Nuclear energy myths must be debunked
The tragedy that struck the Japanese people after the unfortunate meltdown of a power plant in Fukushima, following a giant earthquake and tsunami, may have silenced nuclear energy prophets in the Philippines. But until when? Remember, as Mark and Representative Kimi Cojuangco said, they merely shelved their proposals to revive nuclear power plants in the country.
The Freedom from Debt Coalition has been one of the first to call on the government to drop nuclear plans after the sad incident in Japan. We earlier asked the Aquino administration to remove a section on nuclear revival in its development plan.
Several organizations have already expounded on the dangers of nuclear energy. We stress one more argument that cannot be overemphasized: the total lack of readiness – social, financial, technological, physical and governmental – of our society to confront and overcome a nuclear disaster, in case it happens.
But aside from the proven dangers and risks of nuclear energy, let us try to dissect the roots of the advocacy for nuclear energy: that it is carbon-neutral, that it is cost-efficient and that it is sustainable.
First, the assertion that nuclear energy is a zero-emission technology is false. Nuclear plants do emit carbon, though in lesser quantities than coal- and fossil fuel-powered plants. But nuclear energy sourcing from uranium mining operations, just like other mining activities, involves huge amounts of carbon emissions.
Apart from this, the enrichment facilities, the construction and decommissioning of the plants and the storage of spent fuel require other sources of energy that, more often than not, use the usual fossil fuels. Simply put, advocates of nuclear power are just exploiting the climate crisis for their selfish agenda.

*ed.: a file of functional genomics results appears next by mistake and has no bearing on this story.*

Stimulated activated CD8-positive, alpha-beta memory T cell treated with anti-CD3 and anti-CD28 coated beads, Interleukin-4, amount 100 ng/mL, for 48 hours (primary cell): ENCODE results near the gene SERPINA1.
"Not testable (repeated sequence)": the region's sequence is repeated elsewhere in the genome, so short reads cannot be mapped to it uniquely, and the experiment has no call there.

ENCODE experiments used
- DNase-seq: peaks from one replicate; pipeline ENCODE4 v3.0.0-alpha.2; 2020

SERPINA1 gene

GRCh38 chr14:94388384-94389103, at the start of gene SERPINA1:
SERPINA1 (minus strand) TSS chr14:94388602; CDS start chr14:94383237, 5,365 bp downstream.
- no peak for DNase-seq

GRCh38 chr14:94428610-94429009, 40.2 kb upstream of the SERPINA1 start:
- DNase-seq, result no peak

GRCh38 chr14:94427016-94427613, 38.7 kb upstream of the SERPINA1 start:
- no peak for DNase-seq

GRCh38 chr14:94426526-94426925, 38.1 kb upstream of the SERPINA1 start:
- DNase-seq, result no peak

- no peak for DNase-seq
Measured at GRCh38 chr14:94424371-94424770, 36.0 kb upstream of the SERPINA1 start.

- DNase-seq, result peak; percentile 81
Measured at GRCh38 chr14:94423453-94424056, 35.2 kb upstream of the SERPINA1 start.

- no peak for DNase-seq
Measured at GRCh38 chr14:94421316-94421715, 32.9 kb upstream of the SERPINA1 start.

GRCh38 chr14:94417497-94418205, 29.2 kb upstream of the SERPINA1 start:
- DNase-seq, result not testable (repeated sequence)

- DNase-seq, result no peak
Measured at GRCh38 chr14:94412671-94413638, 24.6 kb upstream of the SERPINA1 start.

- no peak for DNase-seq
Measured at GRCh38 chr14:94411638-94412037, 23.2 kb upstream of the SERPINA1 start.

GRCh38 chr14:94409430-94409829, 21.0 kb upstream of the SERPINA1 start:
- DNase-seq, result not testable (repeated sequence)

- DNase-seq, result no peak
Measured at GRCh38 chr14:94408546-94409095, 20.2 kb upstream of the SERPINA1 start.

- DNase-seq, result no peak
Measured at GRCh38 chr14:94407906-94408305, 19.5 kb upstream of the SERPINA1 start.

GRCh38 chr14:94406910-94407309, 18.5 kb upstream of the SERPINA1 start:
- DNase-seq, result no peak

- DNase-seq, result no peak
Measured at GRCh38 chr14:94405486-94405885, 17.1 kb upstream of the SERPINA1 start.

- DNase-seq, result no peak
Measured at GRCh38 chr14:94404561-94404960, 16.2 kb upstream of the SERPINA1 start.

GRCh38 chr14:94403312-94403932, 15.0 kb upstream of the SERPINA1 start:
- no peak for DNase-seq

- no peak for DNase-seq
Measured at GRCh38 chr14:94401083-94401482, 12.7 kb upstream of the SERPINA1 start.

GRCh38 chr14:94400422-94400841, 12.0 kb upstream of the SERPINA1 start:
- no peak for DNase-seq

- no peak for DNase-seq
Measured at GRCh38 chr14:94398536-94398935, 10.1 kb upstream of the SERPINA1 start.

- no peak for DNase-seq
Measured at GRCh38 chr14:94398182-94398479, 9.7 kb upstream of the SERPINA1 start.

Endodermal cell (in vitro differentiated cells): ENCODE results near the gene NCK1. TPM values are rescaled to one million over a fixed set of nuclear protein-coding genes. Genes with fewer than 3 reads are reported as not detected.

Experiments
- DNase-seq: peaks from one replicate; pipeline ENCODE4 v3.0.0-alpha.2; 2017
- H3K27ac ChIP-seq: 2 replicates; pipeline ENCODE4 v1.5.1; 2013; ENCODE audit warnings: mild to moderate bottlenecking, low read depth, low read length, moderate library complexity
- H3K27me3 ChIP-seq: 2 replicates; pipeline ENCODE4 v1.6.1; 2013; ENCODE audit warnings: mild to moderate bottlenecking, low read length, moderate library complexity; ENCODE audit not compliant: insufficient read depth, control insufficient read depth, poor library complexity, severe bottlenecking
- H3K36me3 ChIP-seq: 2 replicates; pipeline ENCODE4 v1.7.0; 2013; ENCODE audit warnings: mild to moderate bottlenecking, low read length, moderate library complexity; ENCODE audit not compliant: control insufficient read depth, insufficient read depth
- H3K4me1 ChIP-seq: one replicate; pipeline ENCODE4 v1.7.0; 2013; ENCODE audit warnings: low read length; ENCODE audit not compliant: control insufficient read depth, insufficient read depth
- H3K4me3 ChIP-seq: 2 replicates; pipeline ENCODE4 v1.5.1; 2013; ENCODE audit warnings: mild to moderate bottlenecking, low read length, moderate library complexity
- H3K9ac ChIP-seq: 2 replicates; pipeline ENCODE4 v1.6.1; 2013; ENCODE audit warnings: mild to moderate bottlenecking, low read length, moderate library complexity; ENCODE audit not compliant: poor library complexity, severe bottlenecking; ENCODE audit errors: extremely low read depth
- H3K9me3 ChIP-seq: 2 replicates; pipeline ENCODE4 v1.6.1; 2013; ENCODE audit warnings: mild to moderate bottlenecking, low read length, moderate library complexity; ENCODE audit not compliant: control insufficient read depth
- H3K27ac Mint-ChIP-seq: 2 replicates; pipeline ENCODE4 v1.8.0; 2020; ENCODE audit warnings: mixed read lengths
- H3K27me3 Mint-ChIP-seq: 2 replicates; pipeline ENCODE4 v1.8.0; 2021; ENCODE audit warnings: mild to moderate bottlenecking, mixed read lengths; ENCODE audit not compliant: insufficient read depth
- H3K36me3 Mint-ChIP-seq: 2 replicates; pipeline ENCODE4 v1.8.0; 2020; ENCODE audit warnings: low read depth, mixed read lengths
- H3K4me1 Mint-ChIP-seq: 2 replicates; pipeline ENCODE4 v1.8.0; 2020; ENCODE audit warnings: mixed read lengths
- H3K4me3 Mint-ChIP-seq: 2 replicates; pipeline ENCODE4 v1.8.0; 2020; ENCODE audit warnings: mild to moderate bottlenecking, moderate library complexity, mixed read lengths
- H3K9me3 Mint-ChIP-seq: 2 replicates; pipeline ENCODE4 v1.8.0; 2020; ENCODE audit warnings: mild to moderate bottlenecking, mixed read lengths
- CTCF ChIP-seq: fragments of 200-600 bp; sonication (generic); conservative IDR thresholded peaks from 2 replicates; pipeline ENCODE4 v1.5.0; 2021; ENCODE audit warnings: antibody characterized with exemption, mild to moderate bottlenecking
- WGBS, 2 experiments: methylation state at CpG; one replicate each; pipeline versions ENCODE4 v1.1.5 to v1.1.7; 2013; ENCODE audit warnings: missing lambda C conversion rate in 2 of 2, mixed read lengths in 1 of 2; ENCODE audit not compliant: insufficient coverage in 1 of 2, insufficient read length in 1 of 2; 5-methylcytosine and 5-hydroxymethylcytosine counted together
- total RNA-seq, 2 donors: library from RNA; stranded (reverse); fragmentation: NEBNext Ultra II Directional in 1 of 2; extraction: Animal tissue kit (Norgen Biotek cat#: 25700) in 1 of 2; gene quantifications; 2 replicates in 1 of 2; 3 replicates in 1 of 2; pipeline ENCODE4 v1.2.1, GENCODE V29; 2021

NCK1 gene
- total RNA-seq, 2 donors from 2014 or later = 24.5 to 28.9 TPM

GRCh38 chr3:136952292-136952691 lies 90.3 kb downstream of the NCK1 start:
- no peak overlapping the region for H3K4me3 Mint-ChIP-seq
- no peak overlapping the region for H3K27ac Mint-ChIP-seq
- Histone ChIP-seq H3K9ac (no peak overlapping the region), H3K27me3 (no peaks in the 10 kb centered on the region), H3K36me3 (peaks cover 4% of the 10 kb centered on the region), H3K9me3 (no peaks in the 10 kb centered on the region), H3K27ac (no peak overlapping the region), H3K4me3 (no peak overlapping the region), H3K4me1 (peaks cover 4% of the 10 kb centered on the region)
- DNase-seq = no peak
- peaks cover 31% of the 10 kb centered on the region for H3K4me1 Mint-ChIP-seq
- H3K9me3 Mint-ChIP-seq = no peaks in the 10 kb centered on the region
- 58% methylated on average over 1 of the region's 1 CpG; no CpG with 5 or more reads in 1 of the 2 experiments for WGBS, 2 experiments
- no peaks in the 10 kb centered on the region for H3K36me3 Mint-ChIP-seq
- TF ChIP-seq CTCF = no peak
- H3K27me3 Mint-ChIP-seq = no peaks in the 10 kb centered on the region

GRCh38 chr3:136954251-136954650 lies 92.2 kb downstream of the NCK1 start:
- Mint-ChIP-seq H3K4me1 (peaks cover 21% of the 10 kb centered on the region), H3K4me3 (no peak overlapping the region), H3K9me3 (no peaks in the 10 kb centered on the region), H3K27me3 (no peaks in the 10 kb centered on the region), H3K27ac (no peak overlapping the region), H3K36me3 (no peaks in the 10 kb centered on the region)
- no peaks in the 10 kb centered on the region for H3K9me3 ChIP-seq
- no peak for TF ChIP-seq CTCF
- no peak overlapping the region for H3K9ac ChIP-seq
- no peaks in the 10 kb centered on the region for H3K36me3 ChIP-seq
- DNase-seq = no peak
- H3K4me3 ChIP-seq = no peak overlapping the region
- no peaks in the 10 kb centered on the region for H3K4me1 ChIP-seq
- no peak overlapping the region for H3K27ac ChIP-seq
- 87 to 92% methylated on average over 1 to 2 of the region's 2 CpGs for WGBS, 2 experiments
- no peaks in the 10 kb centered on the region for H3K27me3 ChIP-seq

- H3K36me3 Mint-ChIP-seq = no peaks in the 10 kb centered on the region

Second, the claim that developing nuclear energy is cost-efficient has been challenged. TIME magazine (“The Real Costs of US Nuclear Power”, 3/25/11) reports that since 2008, proposals to build nuclear reactors have been silently scrapped or suspended in at least nine states in the United States. The reason is not safety concerns nor popular resistance but financial realities. The TIME article cites that very few investors are betting on nuke and that without huge subsidies from the US government, this nuclear industry may have bogged down years ago. If there is any way to cut investment costs in nuclear energy, TIME says, it will have to be done by ignoring safety concerns.
Third, nuclear energy is not sustainable. Uranium, the nuclear energy source, can be found only in five countries: Canada, Australia, Russia, the United States and France, according to the studies of the World Information Service on Energy (WISE). Uranium reserves are only good for about 50 years, considering the current use of the substance.
Energy qualities, like “carbon-neutral,” “sustainable” and “cost-efficient,” are better paired with renewable energy, not nuclear energy.
—RICARDO B. REYES,
president, Freedom from Debt Coalition,
11 Matimpiin St.,
Brgy. Pinyahan, Quezon City
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